Accept the Challenge to Improve Campus Quality of Life

obstacle

The average American college student spends as many as 16 hours a day indoors. A lot of this time indoors is inevitable. Classes, labs and other college activities take place inside, but too much time spent away from the outdoors can negatively affect college students.

Kenneth Wright, the director of the Sleep and Chronobiology Laboratory at the University of Colorado, Boulder, studies the effects of spending too little time outdoors. His research suggests electric lighting and an absence of natural light can affect sleep patterns and throw off internal rhythms, which in turn can negatively impact your mood and overall health. For college students, this is detrimental.

Moreover, many college students have reported feeling isolated, even on large campuses with a large student population. They crave opportunities to meet other students with similar interests, and they want exciting things to do outside of the classroom. Creating fun, social outdoor fitness experiences for students can improve emotional and physical health and contribute to the overall quality of life.

One popular trend among campus recreation centers is challenge courses. Similar to the obstacle courses found in competitive races like Warrior Dash or on television shows like American Ninja Warrior, these courses promote friendly competition, encourage social interaction among various peer groups and offer physical activity for students of all fitness levels. They can be set up on a temporary basis for special events or installed as permanent amenities for your students.

Some colleges and universities build their own courses out of lumber or other materials, modeling them after obstacles they see at race events or on television. Others have professional installers from fitness or playground companies design and build a permanent course as part of the recreation complex. The latter are typically more durable, covered by a warranty and much more serviceable. Many schools use their challenge course as part of a wellness program for students and faculty, and some colleges make the course part of their athletic teams’ conditioning and training regimen.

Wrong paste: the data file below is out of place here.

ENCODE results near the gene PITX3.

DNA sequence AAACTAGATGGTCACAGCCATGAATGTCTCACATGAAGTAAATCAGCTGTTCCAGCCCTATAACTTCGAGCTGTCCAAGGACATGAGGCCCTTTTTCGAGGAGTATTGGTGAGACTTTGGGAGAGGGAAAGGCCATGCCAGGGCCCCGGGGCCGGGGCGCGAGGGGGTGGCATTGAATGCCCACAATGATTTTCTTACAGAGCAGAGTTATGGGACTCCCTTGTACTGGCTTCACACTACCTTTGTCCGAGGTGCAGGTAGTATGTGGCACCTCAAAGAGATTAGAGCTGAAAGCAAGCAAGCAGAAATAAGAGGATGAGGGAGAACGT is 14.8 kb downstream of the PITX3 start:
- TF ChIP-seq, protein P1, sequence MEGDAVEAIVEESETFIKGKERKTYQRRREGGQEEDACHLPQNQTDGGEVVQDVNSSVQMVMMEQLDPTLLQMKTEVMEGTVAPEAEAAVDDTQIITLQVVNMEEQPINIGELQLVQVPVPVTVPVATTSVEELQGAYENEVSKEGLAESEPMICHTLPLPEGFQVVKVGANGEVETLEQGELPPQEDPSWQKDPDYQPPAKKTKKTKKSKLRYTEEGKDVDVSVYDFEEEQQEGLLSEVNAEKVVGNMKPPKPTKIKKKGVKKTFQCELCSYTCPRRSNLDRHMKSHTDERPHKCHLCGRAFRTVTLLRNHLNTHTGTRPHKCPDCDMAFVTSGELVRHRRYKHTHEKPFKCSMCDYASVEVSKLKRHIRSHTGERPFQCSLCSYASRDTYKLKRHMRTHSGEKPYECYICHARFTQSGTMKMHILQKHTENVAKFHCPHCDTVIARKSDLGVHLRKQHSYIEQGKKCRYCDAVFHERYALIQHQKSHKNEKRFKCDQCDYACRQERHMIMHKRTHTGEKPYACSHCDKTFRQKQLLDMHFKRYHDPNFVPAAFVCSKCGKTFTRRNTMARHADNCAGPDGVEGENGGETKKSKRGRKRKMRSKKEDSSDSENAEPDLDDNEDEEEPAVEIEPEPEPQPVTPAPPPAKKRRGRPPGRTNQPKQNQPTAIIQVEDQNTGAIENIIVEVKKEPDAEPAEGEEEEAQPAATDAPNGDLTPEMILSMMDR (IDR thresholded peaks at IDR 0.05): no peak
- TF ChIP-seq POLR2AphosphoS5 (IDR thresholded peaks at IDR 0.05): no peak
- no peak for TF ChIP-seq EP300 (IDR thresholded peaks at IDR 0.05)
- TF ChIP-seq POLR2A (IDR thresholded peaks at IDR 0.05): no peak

Additionally, an outdoor obstacle course on your college campus offers real and lasting benefits for your students and faculty, such as:

  • Increased serotonin levels from exposure to fresh air — serotonin regulates sleep cycles and improves mood.
  • Reduced tension, lower blood pressure and less anxiety thanks to exposure to natural sunlight.
  • Positive thoughts and improved overall mental health from exercising outdoors and interacting with friends.

By accepting the challenge to create an obstacle course on your campus, you can offer a diverse fitness space to a broad audience of students and faculty, maximize the effectiveness of your campus recreation efforts and provide a unique amenity that sets you apart from other institutions.

 

Kent Callison is the director of marketing for GameTime. He can be reached at kcallison@gametime.com or at 423.648.5604.

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